Sabio Institute Investigacion En Recursos Cinegeticos Irec Csic Uclm Jccm

Ciudad Real, Spain

Sabio Institute Investigacion En Recursos Cinegeticos Irec Csic Uclm Jccm

Ciudad Real, Spain
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Villar M.,Sabio Institute Investigacion En Recursos Cinegeticos Irec Csic Uclm Jccm | de la Fuente J.,Sabio Institute Investigacion En Recursos Cinegeticos Irec Csic Uclm Jccm | de la Fuente J.,Oklahoma State University
Expert Review of Proteomics | Year: 2017

Introduction: Ticks are second to mosquitoes as a vector of human diseases and are the first vector of animal diseases with a great impact on livestock farming. Tick vaccines represent a sustainable and effective alternative to chemical acaricides for the control of tick infestations and transmitted pathogens. The application of proteomics to tick vaccine development is a fairly recent area, which has resulted in the characterization of some tick-host-pathogen interactions and the identification of candidate protective antigens. Areas covered: In this article, we review the application and possibilities of various proteomic approaches for the discovery of tick and pathogen derived protective antigens, and the design of effective vaccines for the control of tick infestations and pathogen infection and transmission. Expert commentary: In the near future, the application of reverse proteomics, immunoproteomics, structural proteomics, and interactomics among other proteomics approaches will likely contribute to improve vaccine design to control multiple tick species with the ultimate goal of controlling tick-borne diseases. © 2017 Informa UK Limited, trading as Taylor & Francis Group.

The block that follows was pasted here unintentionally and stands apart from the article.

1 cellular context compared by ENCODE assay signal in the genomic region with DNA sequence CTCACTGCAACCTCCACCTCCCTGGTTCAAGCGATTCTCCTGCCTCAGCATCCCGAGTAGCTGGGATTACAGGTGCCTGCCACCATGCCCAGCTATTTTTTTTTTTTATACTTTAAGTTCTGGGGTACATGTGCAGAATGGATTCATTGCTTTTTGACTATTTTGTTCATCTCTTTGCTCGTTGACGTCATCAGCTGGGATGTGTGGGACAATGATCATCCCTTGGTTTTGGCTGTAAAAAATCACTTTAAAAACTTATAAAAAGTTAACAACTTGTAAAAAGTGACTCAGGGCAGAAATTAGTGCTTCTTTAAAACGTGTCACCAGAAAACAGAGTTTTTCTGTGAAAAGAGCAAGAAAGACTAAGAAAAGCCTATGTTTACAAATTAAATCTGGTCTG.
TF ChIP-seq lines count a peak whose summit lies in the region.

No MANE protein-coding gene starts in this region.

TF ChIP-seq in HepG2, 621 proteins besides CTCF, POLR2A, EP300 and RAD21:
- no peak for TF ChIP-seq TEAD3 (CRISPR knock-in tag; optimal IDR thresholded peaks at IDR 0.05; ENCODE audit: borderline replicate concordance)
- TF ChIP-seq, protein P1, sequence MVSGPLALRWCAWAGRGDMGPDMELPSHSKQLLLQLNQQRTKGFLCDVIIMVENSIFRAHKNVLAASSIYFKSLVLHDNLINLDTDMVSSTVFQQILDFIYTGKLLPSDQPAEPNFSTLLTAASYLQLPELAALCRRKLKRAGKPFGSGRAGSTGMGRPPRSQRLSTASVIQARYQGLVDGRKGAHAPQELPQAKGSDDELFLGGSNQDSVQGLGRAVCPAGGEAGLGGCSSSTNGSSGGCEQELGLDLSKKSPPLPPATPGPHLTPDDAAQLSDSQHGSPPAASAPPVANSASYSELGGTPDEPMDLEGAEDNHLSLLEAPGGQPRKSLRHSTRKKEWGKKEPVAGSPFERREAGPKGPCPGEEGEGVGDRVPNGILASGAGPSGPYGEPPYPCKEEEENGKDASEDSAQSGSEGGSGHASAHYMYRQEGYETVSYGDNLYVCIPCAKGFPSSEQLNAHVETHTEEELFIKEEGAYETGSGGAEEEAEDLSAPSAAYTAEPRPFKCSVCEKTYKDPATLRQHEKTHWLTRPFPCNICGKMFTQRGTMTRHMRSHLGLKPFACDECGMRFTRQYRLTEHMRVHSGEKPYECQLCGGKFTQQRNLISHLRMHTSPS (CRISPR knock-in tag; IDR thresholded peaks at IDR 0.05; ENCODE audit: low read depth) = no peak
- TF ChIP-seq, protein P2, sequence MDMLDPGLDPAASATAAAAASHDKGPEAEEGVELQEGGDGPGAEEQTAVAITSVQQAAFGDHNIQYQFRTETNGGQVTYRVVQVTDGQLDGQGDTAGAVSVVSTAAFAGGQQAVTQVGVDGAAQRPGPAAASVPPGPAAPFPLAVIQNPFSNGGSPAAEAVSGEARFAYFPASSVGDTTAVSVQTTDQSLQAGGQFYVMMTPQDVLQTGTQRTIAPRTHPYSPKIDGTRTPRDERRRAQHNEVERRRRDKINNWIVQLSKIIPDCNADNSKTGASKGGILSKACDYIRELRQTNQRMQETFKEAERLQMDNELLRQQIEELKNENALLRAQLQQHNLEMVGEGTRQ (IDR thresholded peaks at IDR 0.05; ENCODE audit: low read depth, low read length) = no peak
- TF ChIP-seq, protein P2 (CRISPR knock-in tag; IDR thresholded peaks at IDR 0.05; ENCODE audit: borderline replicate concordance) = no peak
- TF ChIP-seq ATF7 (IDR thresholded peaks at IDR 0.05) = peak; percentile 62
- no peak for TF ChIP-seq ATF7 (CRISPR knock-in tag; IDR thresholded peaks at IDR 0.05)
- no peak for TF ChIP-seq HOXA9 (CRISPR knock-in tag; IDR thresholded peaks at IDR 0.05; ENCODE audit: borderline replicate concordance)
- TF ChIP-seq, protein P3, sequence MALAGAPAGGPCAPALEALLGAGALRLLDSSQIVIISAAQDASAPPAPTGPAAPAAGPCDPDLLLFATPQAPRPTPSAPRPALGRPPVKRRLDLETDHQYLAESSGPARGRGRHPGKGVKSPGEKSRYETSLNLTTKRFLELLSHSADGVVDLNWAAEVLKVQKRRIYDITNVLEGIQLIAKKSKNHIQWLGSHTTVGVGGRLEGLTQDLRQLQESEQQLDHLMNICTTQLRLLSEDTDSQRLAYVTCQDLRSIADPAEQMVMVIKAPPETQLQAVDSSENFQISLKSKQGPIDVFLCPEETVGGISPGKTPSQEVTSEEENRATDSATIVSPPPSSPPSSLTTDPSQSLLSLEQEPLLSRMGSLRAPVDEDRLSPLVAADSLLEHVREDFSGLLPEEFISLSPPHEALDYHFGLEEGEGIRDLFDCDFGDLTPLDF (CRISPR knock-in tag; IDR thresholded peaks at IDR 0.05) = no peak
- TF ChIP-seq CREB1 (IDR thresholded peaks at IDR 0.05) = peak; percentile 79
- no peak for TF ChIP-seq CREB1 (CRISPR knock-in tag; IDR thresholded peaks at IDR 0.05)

Hajdusek O.,Academy of Sciences of the Czech Republic | Sima R.,Academy of Sciences of the Czech Republic | Ayllon N.,Sabio Institute Investigacion En Recursos Cinegeticos Irec Csic Uclm Jccm | Jalovecka M.,University of South Bohemia | And 5 more authors.